Launch of a three-year review of the federal coal program is not only about environmental impacts, but also getting fair value for taxpayers.
THE Obama administration’s decision to stop issuing new coal leases as the federal government’s entire coal program is reviewed makes good business sense.
The moratorium, announced last month by Interior Secretary Sally Jewell, is part of a plan for the Bureau of Land Management to undertake a detailed environmental-impact statement.
Jewell appeared Tuesday before a U.S. Senate Energy and Natural Resources Committee budget hearing to explain the path ahead. Washington U.S. Sen. Maria Cantwell, the senior Democrat on the panel, has long sought a full accounting of the coal industry, and thanked Jewell for her efforts.
About 40 percent of the U.S. coal supply is on public lands. All existing leases will continue, and estimates say that supply could meet about 20 years of demand. The three-year review, plus time to restart the leasing process, will not exceed that supply margin.
The business of taking coal off public land has not had a close look in more than three decades. The leasing price is put at about a $1 per ton, with another $1.50 for royalties. Coal buyers pay 20 to 40 times that amount.
Meanwhile, the expense to society for the cost of massive carbon emissions can run $70 per ton, paying the growing bill for sea-level rise issues and for health impacts like asthma and environmental effects.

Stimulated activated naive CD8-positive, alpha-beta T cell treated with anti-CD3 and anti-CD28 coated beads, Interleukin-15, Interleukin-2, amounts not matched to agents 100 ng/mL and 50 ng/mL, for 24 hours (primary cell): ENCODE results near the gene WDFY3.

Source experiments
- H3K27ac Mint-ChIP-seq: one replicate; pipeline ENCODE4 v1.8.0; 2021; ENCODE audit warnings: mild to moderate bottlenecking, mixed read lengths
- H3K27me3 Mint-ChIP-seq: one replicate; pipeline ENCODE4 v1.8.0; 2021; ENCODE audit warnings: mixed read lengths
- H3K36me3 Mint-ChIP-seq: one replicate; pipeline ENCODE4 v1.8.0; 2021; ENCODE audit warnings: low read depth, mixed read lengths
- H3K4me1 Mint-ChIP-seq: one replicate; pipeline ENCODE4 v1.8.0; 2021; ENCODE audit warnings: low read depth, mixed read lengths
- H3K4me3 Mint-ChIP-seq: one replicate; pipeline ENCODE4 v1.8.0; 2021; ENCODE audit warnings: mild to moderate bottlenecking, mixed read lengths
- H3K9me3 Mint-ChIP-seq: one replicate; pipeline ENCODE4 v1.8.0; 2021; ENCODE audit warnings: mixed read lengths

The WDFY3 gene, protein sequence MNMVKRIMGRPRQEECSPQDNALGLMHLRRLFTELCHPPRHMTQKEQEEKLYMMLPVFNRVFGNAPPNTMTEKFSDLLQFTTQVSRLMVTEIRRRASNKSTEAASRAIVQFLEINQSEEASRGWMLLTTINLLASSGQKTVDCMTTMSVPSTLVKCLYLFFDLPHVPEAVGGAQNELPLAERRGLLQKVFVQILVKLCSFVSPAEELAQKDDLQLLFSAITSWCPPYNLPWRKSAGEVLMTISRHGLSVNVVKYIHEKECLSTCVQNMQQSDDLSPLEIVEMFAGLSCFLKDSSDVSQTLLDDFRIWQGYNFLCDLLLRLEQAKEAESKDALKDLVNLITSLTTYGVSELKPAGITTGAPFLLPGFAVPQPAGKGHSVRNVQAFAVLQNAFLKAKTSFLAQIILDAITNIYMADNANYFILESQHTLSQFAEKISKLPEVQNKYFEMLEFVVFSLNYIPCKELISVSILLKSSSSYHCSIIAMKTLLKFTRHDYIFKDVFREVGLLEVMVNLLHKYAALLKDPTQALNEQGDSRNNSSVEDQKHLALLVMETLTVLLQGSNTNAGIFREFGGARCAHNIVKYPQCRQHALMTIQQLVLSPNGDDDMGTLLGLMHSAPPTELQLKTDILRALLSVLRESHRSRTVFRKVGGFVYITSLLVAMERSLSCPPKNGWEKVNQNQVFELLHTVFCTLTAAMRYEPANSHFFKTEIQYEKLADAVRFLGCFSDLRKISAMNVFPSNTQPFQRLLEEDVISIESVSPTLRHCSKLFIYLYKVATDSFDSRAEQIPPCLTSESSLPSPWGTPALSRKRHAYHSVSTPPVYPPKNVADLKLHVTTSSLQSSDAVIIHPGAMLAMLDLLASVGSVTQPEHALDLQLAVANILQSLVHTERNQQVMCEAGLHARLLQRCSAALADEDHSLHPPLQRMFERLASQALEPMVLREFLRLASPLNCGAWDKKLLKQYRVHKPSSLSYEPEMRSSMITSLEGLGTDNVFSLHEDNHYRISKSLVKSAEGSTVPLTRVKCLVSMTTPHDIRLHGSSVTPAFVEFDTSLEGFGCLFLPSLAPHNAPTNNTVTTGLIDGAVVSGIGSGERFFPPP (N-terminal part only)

“That enormous gap between public revenue and the ultimate cost to the public is simply not defensible,” Cantwell said Tuesday.
The coal industry slid into its economic downturn as once lucrative international markets skittered away from using vast quantities of coal. Natural gas is replacing coal in domestic markets. The subsequent bankruptcies of U.S. coal companies reveals another flaw.
Companies have been allowed to self-finance for environmental restoration and cleanup. Now the companies are broke, work remains to be done and promissory notes are virtually worthless. In bankruptcy court, they have a value of 15 cents on the dollar — and get in line to collect it.
Playing fast and loose with commodities on public lands goes back to the grazing and mining interests President Teddy Roosevelt went after. The topic is as fresh as the standoff on the Malheur National Wildlife Refuge in Oregon.
The executive branch has the tools it needs through past legislation, including the Mineral Leasing Act, and the Federal Land Policy and Management Act.
The coal industry has gamed the system for decades. Secretary Jewell has some dutiful members of Congress, including Cantwell and Washington Sen. Patty Murray, expecting a serious review of the environmental impacts and a decent return for the Treasury.